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It is the zenith of Christmas season, and at times I feel like I have been see-sawing an emotional pendulum of sadness and joy. Christmas is a time I most try to keep an equilibrium, because I want for my family to experience good feelings and memories from this time. I also think there is more than a little of the childhood "Better be good, Better not cry, I'm tellin' you why, 'Santa Claus is coming to town'"

Yes, there is probably a lot of that old habitual thinking. Which isn't a bad thing, really. We ought to try to think of other's happiness far more than we do, and we always ought to at least try to behave well most of the time.

Yet, that will not stop the disappointments and tragedies from happening, and we must deal with that at some point, in some way.

I think that the reason I seesaw back to joy, in spite of losses or genuine sorrows, is the difference I have come to understand about joy and merriment. If I dig deeply into the place where joy is found, the possibility of being merry in the moment is possible. Manufactured merriment, which is sort of a mad giddiness, is not something desirable. And it is that which grates so horribly at Christmas season. That false face of material gluttony plus self-willed entitlement that is promoted as the joy of Christmas; when really nothing could be further from the quiet joy that comes from peace with God, oneself, and one's fellow man.

Joy can bring merriment, but rarely do efforts at merriment make a dent in true sorrow.

For a very long time I made a line between Thanksgiving and Christmas, as though they were two very different holidays, but the older I grow the more I see that thankfulness of spirit prepares the heart for joy. It certainly paves the way for peace.

As a person who gardens throughout my year, I do believe that many of the best lessons on life, loss, joy, cycles, overcoming, and many others are gained in the garden. Nature is a constant source of allegory. It speaks to me when my ears are stopped to every other voice, it seems.

Its beauty can provide joy, when all else seems to have crushed my soul.

Truly, God walks in my garden, and He finds ways to impart messages that build me with His wisdom, that reassure me that there is beauty from ashes.

So, yes, some lessons are very sad, they weigh me down with their harsh realities. But if I allow it, there are places where I find that those same lessons hold promise, goodness, hope. I find mercies, joy, and sometimes even a merry heart.

Enjoy the good things of this Christmas season, share it with those you love, look forward to a spring of a new year, allow winter its time and place, but don't forget to light your candles. I guess that is my Christmas advice and observation.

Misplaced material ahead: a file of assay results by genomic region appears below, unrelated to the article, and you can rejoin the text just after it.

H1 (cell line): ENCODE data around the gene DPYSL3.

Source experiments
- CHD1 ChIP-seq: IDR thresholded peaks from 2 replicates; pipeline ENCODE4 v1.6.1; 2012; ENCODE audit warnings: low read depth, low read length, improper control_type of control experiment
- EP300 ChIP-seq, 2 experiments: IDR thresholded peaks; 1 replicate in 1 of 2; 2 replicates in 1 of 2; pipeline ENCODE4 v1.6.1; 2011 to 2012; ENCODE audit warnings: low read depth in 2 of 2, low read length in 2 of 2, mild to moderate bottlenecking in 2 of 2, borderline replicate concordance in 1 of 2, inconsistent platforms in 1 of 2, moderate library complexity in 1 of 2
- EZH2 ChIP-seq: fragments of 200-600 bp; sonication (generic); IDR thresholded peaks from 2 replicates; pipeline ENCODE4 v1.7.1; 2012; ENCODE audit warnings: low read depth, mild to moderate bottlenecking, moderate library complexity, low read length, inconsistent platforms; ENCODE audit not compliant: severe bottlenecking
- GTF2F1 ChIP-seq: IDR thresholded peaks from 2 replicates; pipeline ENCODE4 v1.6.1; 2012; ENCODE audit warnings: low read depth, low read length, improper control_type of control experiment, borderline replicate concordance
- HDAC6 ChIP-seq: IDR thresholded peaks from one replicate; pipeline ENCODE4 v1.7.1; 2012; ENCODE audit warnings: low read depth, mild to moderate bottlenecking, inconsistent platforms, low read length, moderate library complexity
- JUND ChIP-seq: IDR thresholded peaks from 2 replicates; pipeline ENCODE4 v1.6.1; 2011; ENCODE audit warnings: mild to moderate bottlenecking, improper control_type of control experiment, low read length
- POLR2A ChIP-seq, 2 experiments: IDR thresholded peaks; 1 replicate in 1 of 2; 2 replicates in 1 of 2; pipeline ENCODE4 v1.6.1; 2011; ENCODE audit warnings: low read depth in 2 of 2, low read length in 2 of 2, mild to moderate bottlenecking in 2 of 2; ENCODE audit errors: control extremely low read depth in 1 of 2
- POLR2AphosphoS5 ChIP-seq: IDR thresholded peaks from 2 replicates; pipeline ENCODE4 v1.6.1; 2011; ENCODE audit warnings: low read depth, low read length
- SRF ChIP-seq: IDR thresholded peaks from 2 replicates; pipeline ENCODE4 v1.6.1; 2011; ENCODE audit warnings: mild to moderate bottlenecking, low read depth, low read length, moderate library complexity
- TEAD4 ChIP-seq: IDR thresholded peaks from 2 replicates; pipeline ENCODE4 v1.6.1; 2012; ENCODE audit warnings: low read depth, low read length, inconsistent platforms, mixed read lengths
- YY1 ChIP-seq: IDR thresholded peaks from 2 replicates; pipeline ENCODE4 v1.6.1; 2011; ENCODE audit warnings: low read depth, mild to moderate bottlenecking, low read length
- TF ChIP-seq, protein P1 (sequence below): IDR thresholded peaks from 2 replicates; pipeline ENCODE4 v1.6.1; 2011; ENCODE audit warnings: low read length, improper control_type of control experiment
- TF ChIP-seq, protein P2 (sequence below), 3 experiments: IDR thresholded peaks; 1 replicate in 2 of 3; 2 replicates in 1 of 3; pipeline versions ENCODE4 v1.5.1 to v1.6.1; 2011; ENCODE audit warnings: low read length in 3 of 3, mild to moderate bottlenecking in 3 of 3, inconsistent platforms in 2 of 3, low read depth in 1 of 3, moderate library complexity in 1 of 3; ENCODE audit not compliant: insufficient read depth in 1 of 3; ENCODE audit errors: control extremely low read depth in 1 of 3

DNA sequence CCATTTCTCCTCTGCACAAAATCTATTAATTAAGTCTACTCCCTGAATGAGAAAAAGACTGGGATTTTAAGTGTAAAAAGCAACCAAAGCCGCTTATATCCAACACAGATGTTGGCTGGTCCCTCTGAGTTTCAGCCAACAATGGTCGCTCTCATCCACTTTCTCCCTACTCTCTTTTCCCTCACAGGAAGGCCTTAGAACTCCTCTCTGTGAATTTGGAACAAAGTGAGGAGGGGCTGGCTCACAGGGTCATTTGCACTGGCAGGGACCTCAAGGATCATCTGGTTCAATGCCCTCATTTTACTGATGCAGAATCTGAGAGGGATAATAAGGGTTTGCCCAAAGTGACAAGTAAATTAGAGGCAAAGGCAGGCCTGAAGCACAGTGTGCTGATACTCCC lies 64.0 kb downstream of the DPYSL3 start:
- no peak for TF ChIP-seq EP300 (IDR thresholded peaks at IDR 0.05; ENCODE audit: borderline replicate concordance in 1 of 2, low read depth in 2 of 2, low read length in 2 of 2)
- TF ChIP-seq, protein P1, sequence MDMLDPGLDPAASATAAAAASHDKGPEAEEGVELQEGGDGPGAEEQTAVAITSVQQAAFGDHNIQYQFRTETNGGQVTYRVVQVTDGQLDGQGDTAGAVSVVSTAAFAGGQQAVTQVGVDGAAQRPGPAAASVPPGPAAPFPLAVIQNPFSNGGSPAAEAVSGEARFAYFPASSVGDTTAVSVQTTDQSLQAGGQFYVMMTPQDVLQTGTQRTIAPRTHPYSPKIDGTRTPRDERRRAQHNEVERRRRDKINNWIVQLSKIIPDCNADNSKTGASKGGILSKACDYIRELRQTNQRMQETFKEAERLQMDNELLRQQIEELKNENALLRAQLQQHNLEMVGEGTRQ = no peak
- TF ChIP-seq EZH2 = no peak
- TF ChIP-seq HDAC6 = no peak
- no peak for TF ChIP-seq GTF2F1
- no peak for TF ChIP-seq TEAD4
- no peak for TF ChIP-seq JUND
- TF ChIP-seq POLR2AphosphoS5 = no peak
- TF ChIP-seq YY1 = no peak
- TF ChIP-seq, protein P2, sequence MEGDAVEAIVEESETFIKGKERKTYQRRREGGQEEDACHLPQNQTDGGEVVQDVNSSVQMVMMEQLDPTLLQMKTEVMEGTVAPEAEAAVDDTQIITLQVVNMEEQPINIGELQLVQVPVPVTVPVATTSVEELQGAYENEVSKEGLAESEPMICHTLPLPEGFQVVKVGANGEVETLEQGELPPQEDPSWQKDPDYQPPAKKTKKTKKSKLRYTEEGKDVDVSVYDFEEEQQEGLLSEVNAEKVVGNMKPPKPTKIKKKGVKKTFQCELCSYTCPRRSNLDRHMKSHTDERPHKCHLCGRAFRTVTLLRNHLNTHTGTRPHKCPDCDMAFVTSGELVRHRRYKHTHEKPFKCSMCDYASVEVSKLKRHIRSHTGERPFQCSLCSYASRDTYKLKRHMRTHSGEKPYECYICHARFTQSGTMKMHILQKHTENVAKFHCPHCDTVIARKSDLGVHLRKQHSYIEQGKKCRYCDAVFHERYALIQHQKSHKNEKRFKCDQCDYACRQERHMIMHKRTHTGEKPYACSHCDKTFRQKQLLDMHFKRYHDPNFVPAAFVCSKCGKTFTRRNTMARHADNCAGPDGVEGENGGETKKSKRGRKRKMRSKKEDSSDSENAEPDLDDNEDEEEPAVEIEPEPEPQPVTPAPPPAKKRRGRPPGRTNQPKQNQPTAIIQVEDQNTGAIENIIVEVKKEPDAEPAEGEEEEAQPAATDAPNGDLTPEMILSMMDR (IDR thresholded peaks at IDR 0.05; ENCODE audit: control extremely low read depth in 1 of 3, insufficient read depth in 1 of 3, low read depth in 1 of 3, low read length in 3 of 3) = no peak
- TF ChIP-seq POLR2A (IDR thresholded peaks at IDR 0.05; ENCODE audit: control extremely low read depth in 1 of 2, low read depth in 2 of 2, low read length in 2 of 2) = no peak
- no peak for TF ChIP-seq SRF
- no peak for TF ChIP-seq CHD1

Today I have a Christmas perspective: God's love shines into our darkness. It is often unexpected in its power to light up what we believed had gone dark forever. Yet, we keep expecting ... somehow. I am thankful for the lessons, the light, the strength that it gives me. I am thankful that there are people to love, opportunities to work and serve, and chances, new chances, for life to survive and thrive.

I hope everyone has as merry a Christmas as I do expect to experience. Christmas in the soul.
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And yes, my Christmas roses bloomed beautifully again this year!
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© 2012 written for Ilona's Garden Journal by Ilona E. An excellent blog.

About Ilona Erwin

Blogging since 2003, writing about a lifelong love of gardening since 1998, I am now surprised to find myself extending into photography and creating digital art! I find it hard to pick a favorite plant or style, I love them all.
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2 comments:

Kylee Baumle said...

Ilona, this message you bring resonates with me so much this year. I'm not sure why exactly. Thanks for expressing this, making me feel like I'm not alone in this.

And I HAVE to get some of those hellebores. I've got some, but none bloom this early. Those are gorgeous. Are they a specific cultivar?

Merry Christmas to you.

Ilona E said...

They are Helleborus Gold Collection 'Jacob'. They have bloomed early after taking a couple years to settle in, and now are truly "Christmas" hellebores. Planted on the leeward side of the house, they have a bit of protection.

Locally Grown





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